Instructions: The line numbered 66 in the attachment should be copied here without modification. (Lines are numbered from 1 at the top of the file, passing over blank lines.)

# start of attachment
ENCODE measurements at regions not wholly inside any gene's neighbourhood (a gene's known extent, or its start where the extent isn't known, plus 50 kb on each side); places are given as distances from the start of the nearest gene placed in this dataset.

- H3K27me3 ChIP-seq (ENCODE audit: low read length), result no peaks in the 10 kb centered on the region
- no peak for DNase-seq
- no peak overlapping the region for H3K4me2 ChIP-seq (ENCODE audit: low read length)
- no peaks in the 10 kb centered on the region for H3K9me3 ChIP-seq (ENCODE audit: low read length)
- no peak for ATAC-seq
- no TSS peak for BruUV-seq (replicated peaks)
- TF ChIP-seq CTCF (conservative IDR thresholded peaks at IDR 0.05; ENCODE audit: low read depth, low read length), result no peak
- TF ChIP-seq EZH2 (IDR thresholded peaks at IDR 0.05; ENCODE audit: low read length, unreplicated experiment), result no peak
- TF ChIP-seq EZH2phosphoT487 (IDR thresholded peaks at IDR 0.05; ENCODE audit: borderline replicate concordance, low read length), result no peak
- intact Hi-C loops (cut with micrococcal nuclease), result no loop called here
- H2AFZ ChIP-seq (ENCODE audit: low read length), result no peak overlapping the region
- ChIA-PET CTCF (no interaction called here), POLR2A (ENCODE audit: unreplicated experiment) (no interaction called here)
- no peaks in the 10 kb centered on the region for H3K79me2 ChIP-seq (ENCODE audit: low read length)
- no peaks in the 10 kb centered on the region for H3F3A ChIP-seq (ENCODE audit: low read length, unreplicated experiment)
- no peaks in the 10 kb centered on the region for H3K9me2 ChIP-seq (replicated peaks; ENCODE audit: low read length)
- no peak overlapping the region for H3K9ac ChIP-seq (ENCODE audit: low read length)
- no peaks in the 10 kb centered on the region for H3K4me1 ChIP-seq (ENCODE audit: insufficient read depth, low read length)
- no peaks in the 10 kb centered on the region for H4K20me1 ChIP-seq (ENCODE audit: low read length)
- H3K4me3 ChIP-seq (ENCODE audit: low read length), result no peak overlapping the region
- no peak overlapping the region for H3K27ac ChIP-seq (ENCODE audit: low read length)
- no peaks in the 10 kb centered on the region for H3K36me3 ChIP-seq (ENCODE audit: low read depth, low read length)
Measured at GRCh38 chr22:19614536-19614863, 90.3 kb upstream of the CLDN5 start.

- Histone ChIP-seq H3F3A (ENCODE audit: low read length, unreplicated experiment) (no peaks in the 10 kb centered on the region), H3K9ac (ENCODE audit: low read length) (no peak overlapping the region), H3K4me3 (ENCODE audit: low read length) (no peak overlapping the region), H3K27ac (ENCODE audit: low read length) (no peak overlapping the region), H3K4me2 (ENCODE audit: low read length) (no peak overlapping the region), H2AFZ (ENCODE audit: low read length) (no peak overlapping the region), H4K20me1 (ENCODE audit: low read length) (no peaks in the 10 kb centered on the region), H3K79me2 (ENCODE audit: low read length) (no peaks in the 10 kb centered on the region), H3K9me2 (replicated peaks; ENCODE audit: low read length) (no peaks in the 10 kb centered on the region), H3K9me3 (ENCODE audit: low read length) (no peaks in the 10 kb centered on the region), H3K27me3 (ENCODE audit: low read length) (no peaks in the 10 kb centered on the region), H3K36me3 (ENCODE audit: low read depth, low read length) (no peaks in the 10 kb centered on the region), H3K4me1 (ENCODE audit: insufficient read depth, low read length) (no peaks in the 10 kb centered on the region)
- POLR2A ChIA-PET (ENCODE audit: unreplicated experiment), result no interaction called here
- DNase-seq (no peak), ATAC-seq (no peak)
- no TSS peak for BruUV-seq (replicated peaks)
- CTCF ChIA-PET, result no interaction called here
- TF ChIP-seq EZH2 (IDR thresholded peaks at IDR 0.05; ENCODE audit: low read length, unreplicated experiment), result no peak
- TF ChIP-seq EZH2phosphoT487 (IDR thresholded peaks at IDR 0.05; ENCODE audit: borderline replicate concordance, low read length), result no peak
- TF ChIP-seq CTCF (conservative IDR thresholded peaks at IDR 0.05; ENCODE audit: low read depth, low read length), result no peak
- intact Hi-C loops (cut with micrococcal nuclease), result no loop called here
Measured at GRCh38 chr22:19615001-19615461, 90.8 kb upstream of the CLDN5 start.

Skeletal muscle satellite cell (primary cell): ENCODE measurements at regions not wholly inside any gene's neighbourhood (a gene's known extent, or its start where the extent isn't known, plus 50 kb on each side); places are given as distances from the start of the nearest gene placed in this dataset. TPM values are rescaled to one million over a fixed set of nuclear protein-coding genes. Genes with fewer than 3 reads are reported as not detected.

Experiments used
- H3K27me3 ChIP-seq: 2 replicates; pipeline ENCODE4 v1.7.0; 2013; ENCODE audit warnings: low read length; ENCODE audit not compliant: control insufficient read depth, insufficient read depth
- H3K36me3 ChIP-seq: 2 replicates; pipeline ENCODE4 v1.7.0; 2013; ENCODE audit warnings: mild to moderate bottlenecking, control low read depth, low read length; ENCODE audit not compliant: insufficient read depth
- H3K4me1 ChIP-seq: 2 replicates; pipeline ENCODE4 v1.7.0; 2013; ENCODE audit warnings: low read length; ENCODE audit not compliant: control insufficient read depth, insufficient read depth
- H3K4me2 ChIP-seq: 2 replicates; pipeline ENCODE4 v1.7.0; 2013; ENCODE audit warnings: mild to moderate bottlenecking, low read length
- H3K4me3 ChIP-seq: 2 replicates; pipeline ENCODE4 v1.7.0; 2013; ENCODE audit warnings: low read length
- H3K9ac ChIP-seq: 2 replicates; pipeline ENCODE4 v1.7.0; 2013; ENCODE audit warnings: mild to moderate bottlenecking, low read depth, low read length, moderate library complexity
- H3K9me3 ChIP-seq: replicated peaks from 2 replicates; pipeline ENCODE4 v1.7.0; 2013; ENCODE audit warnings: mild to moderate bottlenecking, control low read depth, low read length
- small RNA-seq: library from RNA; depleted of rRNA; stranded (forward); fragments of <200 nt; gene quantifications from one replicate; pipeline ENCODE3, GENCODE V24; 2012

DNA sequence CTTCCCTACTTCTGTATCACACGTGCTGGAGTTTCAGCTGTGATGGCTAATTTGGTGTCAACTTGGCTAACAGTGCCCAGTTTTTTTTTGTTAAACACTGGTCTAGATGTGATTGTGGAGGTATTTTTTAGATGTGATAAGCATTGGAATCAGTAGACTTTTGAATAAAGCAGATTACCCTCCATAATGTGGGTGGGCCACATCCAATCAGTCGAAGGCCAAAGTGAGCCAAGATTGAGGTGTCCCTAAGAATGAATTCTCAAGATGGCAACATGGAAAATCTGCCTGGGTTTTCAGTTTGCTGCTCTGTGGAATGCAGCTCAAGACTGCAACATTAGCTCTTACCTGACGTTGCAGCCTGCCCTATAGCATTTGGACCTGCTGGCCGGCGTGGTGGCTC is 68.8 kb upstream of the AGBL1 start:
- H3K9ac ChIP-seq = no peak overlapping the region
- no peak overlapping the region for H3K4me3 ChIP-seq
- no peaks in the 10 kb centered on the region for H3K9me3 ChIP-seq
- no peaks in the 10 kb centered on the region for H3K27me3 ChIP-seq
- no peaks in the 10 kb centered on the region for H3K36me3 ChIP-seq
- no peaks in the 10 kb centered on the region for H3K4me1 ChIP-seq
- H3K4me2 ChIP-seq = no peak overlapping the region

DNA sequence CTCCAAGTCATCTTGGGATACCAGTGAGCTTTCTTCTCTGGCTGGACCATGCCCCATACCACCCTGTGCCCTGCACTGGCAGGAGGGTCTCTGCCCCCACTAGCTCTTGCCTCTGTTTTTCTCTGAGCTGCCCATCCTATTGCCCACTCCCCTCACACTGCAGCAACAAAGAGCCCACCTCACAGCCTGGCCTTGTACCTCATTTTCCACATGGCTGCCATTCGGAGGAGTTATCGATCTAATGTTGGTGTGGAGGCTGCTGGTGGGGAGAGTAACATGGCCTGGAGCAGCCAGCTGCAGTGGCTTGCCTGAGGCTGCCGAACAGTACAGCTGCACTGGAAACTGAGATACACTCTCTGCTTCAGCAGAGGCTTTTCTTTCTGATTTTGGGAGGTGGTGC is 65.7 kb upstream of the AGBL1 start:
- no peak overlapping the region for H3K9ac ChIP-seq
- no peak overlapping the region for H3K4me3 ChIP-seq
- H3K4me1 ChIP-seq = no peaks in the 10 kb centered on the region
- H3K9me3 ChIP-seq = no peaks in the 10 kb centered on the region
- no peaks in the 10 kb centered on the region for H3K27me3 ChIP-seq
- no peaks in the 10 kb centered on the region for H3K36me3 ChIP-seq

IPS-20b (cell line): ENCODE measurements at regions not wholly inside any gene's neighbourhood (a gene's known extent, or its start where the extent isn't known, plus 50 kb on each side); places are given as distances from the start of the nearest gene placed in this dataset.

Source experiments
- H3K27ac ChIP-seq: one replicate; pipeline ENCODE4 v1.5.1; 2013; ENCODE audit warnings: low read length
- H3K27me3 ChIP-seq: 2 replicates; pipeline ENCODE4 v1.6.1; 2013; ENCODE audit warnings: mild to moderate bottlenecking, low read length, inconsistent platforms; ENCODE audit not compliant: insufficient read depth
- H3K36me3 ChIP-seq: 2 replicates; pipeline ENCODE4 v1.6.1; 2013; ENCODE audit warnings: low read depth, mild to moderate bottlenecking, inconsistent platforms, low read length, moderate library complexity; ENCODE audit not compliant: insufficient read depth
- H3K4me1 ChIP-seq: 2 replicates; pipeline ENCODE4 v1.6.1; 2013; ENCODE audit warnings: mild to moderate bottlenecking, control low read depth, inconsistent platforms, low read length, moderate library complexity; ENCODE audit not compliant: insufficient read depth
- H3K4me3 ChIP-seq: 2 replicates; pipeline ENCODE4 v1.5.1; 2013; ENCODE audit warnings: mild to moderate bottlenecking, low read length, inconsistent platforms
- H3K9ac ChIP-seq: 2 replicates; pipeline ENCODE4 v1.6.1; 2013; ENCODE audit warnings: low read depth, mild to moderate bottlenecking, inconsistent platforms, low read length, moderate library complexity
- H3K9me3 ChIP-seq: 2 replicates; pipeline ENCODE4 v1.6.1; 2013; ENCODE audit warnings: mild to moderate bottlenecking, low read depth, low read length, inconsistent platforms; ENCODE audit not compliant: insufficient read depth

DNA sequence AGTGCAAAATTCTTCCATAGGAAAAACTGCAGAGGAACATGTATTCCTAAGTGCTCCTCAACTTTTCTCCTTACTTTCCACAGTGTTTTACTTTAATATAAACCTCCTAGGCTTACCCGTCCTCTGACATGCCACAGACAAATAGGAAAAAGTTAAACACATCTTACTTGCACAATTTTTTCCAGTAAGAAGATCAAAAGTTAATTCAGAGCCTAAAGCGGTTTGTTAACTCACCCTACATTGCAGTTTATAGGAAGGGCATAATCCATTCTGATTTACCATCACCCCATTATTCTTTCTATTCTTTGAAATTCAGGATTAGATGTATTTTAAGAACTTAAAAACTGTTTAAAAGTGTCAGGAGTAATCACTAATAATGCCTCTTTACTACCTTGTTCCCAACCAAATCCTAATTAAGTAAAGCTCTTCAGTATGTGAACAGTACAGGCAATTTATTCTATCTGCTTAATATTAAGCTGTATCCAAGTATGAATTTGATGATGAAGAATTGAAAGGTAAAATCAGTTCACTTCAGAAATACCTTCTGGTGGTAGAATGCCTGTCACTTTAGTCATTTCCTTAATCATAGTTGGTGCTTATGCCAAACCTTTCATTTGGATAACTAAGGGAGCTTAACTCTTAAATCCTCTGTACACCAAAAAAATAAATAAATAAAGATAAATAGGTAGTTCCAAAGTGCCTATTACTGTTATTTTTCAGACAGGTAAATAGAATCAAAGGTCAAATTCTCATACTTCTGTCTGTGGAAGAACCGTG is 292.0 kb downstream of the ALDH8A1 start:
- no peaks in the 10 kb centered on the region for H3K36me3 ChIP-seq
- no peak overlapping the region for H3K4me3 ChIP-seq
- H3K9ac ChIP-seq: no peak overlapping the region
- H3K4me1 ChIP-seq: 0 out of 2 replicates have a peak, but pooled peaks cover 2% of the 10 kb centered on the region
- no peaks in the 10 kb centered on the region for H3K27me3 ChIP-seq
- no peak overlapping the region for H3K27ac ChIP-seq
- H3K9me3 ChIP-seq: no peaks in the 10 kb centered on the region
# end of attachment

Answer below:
- H3K9ac ChIP-seq: 2 replicates; pipeline ENCODE4 v1.6.1; 2013; ENCODE audit warnings: low read depth, mild to moderate bottlenecking, inconsistent platforms, low read length, moderate library complexity